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Robert Underwood Johnson, Clarence Clough Buell, Battles and Leaders of the Civil War: Volume 2., The Peninsular campaign. (search)
ll — Divisions: Franklin, McCall, and King; Second Corps, Sumner — Divisions: Richardson, Blenker, and Sedgwick; Third Corps, Heintzelman — Divisions: Porter, Hooker, the three divisions yet to join, Casey's reached the front only on the 17th, Richardson's on the 16th, and Hooker's commenced arriving at Ship Point on the 10th. Whketch made May 4, 1862. House, Hooker and Kearny near Roper's Church, and Richardson and Sedgwick near Eltham. On the 15th and 16th, in the face of dreadful weathe Potomac was now as follows: Second Corps, Sumner — Divisions, Sedgwick and Richardson; Third Corps, Heintzelman — Divisions, Kearny and Hooker; Fourth Corps, Keyeseported his position as critical, and the brigades of French and Meagher — of Richardson's division — were ordered to reenforce him, although the fearless commander once on Richmond. General Franklin, with Smith's division of his own Corps, Richardson's of the Second, and Naglee's brigade were charged with the defense of
Robert Underwood Johnson, Clarence Clough Buell, Battles and Leaders of the Civil War: Volume 2., Manassas to Seven Pines. (search)
wn without reenforcements, being satisfied that the result of Hancock's engagement was to give us possession of the decisive point of the battle-field, (luring the night I countermanded the order for the advance of the divisions of Sedgwick and Richardson and directed them to return to Yorktown. . . . On the next morning we found the enemy's position abandoned, and occupied Fort Magruder and the town of Williamsburg, which was filled with the enemy's wounded. . . . Colonel Averell was sent forwatance below West Point, on the south side of York River, and moved into a thick wood in the direction of the New Kent road, thus threatening the flank of our line of march. [McClellan wrote that the divisions of Franklin, Sedgwick, Porter, and Richardson were sent from Yorktown by water to the right bank of the Pamunkey, near West Point.--J. E. J.] Two brigades of General G. W. Smith's division, Hampton's and Hood's, were detached under the command of General Whiting to dislodge the enemy, whic
Robert Underwood Johnson, Clarence Clough Buell, Battles and Leaders of the Civil War: Volume 2., Opposing forces at Seven Pines, May 31-June 1, 1862. (search)
Opposing forces at Seven Pines, May 31-June 1, 1862. The composition, losses, and strength of each army as here stated give the gist of all the data obtainable in the Official Records. K stands for killed; w for wounded; m w for mortally wounded; m for captured or missing; c for captured. The Union Army. Major-General George B. McClellan. Second Army Corps, Brig.-Gen. Edwin V. Sumner. first division, Brig.-Gen. Israel B. Richardson. First Brigade, Brig.-Gen. Oliver 0. Howard (w), Col. Thomas J. Parker: 5th N. H., Col. E. E. Cross (w), Lieut.-Col. Samuel G. Langley; 61st N. Y., Col. Francis C. Barlow; 64th N. Y., Col. T. J. Parker, Capt. Rufus Washburn; 81st Pa., Col. James Miller (k), Lieut.-Col. Charles F. Johnson. Brigade loss: k, 95; w, 398; in, 64=557. Second Brigade, Brig.-Gen. Thomas F. Meagher: 63d N. Y., Col. John Burke; 69th N. Y., Col. Robert Nugent; 88th N. Y., Lieut.-Col. Patrick Kelly. Brigade loss: k, 7; w, 31; m, 1=39. Third Brigade, Brig.-Gen. William H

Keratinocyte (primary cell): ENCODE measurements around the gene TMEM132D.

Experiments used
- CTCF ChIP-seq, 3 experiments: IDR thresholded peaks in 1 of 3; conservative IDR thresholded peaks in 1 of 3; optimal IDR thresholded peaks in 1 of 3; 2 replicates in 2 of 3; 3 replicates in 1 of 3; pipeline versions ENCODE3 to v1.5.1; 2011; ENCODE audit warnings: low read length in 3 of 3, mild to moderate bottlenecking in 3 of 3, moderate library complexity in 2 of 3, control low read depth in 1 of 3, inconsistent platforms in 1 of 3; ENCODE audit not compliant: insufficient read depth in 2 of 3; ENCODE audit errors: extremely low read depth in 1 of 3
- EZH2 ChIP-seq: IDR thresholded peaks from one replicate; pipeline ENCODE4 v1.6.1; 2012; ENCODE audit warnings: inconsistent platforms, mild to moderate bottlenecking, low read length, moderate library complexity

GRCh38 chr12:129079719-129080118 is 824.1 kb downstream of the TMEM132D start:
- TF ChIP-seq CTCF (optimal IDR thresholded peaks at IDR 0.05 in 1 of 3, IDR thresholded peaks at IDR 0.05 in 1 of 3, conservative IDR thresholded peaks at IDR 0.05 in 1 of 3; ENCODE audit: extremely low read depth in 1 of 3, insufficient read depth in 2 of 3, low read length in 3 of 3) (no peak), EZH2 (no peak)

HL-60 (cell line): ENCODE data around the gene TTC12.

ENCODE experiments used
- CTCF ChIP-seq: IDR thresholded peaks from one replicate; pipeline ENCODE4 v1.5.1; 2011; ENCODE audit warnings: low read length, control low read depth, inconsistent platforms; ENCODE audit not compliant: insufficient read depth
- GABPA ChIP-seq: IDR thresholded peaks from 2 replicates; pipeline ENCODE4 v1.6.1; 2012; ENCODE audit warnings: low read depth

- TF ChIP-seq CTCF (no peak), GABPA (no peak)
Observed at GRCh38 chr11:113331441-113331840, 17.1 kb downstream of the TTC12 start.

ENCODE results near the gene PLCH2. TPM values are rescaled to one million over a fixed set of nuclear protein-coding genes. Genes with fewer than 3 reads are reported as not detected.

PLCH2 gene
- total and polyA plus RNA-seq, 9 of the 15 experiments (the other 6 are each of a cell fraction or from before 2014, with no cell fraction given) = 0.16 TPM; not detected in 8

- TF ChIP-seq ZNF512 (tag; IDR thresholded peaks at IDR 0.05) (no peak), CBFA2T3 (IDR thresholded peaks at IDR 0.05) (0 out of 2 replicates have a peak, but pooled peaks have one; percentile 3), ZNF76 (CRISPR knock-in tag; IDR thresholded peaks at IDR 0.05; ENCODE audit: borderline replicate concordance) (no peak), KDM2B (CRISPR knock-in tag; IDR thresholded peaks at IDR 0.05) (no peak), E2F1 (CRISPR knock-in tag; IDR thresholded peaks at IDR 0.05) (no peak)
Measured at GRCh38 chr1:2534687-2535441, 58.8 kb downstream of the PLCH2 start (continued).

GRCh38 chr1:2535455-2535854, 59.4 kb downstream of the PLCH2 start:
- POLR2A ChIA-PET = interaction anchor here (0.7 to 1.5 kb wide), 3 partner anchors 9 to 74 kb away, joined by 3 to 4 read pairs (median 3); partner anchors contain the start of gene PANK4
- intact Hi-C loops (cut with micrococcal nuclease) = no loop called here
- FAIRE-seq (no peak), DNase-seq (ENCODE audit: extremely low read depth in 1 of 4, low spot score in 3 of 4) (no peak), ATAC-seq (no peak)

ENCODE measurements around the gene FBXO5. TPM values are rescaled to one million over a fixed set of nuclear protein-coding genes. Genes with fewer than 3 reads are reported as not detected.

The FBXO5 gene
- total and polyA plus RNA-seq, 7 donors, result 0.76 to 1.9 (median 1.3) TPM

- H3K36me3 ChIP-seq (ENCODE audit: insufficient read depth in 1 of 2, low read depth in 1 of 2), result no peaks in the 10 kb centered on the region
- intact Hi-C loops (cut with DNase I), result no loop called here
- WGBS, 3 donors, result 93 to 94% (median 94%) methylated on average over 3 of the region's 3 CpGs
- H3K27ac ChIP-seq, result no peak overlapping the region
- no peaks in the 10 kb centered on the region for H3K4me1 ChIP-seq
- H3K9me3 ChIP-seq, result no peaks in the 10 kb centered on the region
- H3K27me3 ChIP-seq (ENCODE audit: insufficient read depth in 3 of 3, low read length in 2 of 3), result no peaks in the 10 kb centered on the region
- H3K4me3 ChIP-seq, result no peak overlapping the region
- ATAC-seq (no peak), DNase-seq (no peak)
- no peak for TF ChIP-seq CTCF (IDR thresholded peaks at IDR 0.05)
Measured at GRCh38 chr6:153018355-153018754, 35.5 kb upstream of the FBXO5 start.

Robert Underwood Johnson, Clarence Clough Buell, Battles and Leaders of the Civil War: Volume 2., chapter 5.26 (search)
ilroad, a short distance east of Fair Oaks. Richardson's division was on Sedgwick's left, in three railroad, with four batteries. In front of Richardson's position was a dense and tangled wood; on lines and numerous batteries of Sedgwick and Richardson; the other was to strip the Chickahominy of Kearny's division. In his official report, Richardson says: Near our left two roads crossed tht of Howard's brigade on the extreme left of Richardson's front line was broken, fell back behind ths forced back a short distance. The left of Richardson's front line was so rudely shaken that all alled and hurriedly sent by General Sumner to Richardson's assistance. It will be seen later that this staggering blow against the left of Richardson's line was from three regiments of Armistead's bf Mahone's brigades engaged in the attack on Richardson's line. But General Mahone, in a letter to 's brigade that attacked the extreme left of Richardson's line. The effect produced by that attack [4 more...]
Robert Underwood Johnson, Clarence Clough Buell, Battles and Leaders of the Civil War: Volume 2., chapter 7.42 (search)
B. Stuart. Brigade loss: m, 12. Battalion U. S. Engineers, Capt. James C. Duane. Loss: w, 2; m, 9==11. Casey's Command (at White House), Brig.-Gen. Silas Casey: 4th Pa. Cav. (squadron), Capt. William Shorts; 11th Pa. Cav. (5 co's), Col. Josiah Harlan; F, 1st N. Y. Arty., Capt. Wm. R. Wilson; 93d N. Y. (6 co's), Col. Thos. F. Morris. Second Corps, Brig.-Gen. E. V. Sumner. Staff loss: w, 1, Cavalry: D, F, H, and K, 6th N. Y., Lieut.-Col. Duncan McVicar. first division, Brig.-Gen. Israel B. Richardson. First Brigade, Brig.-Gen. John C. Caldwell: 5th N. H., Lieut.-Col. Samuel G. Langley, Capt. Edward E,, Sturtevant; 7th N. Y., Col. George W. von Schack; 61st N. Y., Col. Francis C. Barlow; 81st Pa., Col. Charles F. Johnson (w), Lieut.-Col. Ell T. Conner (k), Maj. H. Boyd McKeen. Brigade loss: k, 61; w, 356; m, 137 == 554. Second Brigade, Brig.-Gen. Thomas F. Meagher, Col. Robert Nugent, Brig.-Gen. Thomas F. Meagher: 29th Mass., Col. Ebenezer W. Peirce (w), Lieut.-Col. Joseph